Dancing Ostriches from Disney's 'Fantasia' 1995. Pastel on paper, mounted on aluminium.
Paula Rego is known for her bold paintings, prints and pastel drawings featuring strong characters, particularly dominant women. The narratives depicted in her artwork often contain themes from folklore originating in Portugal, where she was born. She is also influenced by stories from the UK and across Europe. Rego portrays feminist conditions and the struggles of women with unflinching candour.
In the 1950s, Paula Rego rejected the finishing school she was sent to in Kent for Chelsea art school and Slade School of Fine Art. Her English guardian was afraid her parents would disapprove of her mixing with art students but they were in fact, supportive of her ambition.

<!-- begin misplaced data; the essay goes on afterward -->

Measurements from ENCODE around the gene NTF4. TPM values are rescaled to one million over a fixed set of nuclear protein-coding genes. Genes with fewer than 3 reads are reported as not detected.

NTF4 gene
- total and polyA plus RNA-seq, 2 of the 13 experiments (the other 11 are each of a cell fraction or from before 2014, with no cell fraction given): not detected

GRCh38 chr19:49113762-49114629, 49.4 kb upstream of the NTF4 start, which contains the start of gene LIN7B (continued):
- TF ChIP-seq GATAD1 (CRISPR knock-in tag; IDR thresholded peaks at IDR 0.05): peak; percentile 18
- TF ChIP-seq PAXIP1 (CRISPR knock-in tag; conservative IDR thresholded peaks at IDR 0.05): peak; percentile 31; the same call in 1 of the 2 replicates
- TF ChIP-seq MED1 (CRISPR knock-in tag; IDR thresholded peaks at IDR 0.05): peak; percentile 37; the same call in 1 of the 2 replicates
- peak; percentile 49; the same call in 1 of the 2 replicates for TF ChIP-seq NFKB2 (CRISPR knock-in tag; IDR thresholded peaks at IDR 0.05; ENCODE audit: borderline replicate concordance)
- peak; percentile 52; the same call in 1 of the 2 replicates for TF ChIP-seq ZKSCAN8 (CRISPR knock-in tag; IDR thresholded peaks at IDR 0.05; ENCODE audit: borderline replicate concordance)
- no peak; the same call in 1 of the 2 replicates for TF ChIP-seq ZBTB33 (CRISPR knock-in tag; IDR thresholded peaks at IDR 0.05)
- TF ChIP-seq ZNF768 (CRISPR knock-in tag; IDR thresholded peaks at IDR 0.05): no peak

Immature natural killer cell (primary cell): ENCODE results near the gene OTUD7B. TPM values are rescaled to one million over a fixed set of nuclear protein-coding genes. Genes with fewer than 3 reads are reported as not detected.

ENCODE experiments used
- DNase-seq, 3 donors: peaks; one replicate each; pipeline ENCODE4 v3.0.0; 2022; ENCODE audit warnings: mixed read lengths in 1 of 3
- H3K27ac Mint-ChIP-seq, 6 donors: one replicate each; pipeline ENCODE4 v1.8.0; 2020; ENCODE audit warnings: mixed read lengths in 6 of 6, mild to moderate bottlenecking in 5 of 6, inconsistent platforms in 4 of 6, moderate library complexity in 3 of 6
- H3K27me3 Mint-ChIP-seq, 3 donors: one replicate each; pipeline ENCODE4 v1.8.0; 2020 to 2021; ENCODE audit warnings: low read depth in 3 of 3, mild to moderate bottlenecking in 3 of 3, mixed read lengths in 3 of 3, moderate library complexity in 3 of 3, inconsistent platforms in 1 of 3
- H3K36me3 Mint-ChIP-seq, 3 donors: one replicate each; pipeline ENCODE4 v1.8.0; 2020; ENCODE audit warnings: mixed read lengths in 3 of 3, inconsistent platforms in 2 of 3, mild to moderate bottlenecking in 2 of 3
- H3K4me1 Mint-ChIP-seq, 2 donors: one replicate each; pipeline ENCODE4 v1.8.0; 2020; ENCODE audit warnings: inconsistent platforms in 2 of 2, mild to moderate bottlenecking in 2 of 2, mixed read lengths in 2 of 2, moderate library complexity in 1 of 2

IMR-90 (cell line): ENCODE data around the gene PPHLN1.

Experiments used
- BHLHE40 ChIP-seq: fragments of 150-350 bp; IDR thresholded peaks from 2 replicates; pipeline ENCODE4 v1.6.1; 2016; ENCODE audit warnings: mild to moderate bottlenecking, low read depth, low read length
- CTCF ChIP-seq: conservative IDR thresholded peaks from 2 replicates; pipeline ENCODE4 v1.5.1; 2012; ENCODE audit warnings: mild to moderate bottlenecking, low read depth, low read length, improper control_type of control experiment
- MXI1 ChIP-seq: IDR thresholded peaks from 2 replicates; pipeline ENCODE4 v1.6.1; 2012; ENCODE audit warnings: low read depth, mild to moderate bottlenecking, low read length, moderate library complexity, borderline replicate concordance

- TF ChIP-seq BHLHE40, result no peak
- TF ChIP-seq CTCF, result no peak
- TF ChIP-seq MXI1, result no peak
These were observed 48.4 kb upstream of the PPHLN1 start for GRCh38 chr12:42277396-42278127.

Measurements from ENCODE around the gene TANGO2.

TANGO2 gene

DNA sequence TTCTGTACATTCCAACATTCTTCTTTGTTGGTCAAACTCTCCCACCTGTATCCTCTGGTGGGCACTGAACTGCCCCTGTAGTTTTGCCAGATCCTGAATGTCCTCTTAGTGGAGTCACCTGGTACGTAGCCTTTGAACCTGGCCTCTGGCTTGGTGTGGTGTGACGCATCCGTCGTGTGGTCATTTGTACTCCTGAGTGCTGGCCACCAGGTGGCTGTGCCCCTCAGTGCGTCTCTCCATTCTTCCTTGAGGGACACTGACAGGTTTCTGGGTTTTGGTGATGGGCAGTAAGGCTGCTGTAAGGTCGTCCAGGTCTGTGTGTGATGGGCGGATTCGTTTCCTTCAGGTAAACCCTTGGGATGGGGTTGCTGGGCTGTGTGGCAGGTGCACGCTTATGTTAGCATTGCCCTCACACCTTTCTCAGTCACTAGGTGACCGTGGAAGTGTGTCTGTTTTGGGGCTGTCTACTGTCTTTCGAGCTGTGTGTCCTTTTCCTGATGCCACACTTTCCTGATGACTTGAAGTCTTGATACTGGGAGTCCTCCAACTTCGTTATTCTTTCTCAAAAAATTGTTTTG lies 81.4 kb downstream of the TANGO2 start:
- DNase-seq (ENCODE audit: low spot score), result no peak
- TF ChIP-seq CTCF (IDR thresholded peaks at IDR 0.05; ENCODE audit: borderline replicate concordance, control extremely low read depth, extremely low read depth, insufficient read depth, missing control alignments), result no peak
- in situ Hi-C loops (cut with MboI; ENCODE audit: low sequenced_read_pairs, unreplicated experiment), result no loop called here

She was the first artist-in-residence at the National Gallery in London and In 2010, Rego was made a Dame of the British Empire in the Queen's Birthday Honours.
Rego's depiction of women has been described as unfeminine, animalistic and even brutal. Her characters contain a powerful kind of beauty that reflects the physical reality and emotional force of women as human beings in the physical world, rather than the idealised female form in the minds of men. Filling the role of the original fairytales, Rego’s inspiring women are a force to be reckoned with and an antidote to the fairy princesses of modern media.
These inspirational women are only a handful of the incredible female artists whose stories and creations are out there to explore...
Which women artists inspire you?